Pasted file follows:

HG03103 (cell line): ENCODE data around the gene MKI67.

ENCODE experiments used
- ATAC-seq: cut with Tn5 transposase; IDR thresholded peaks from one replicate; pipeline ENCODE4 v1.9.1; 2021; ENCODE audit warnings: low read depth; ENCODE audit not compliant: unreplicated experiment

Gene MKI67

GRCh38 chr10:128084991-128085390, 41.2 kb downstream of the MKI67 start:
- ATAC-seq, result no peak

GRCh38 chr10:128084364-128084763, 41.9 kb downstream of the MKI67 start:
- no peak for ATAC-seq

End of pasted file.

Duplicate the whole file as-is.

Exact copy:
HG03103 (cell line): ENCODE data around the gene MKI67.

ENCODE experiments used
- ATAC-seq: cut with Tn5 transposase; IDR thresholded peaks from one replicate; pipeline ENCODE4 v1.9.1; 2021; ENCODE audit warnings: low read depth; ENCODE audit not compliant: unreplicated experiment

Gene MKI67

GRCh38 chr10:128084991-128085390, 41.2 kb downstream of the MKI67 start:
- ATAC-seq, result no peak

GRCh38 chr10:128084364-128084763, 41.9 kb downstream of the MKI67 start:
- no peak for ATAC-seq